Rapper Beanie Sigel pleads guilty to tax evasion

PATRIOTIC ocean splashers and sunbathers weren't the only ones downashore over the weekend: Beanie Sigel reunited with the former Roc-a-Fella group, State Property, at Summerfest 2011, in Atlantic City's Sandcastle Stadium.
PATRIOTIC ocean splashers and sunbathers weren't the only ones downashore over the weekend: Beanie Sigel reunited with the former Roc-a-Fella group, State Property, at Summerfest 2011, in Atlantic City's Sandcastle Stadium. (JARID BARRINGER / Staff photographer)
Posted: August 09, 2011

The rap performer Beanie Sigel pleaded guilty Tuesday to failing to file income taxes for three years and will be sentenced in November.

Sigel, 37, who has had other run-ins with law enforcement, appeared in U.S. District Court to admit that from 2003 through 2005 he did not pay what the government says was at least $348,000 in taxes on $1 million of income.

He said little during the hearing before U.S. District Judge Jan E. Dubois. His attorney, Fortunato N. Perri Jr., said he would contest the government's calculation of taxes owed when Sigel appears for sentencing.

Sigel faces up to three years in prison. His guilty plea was expected, as he had waived indictment.

Assistant U.S. Attorney Paul Gray said the government believed Sigel also failed to pay taxes in years before 2003 but that he could not be charged because the statute of limitations had expired. How much Sigel owes will be a factor in determining his sentence.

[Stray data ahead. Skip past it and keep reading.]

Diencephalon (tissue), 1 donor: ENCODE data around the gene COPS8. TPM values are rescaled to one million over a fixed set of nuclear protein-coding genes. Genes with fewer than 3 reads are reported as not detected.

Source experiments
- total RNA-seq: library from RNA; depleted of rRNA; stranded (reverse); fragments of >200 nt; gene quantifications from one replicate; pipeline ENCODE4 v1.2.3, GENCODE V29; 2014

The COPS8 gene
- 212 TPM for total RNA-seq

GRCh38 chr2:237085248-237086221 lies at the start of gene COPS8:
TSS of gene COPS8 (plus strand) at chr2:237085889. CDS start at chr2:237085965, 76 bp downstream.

Gray said the IRS might contend that the total in taxes Sigel owes, dating back to the 1990s, was around $700,000. Perri said "we're confident" Dubois would conclude that the accurate number is "less than $300,000."

Sigel served 10 months in prison in 2005 for illegal gun possession, and in 2008 he was sentenced to serve one day in jail and six months in a halfway house for violating his probation on that charge.

He also previously beat an attempted-murder charge stemming from a shooting in West Philadelphia.

The Philadelphia native, born Dwight Grant, lives in the city. His most recent album, The Broad Street Bully, was released in 2009.

Last month, he performed with his former rap group, State Property, in Atlantic City and told MTV News that he was working on a script for a film called State Property 3. The first State Property movie was about the Philadelphia drug trade.


Contact staff writer Nathan Gorenstein at 215-854-2797 or ngorenstein@phillynews.com.

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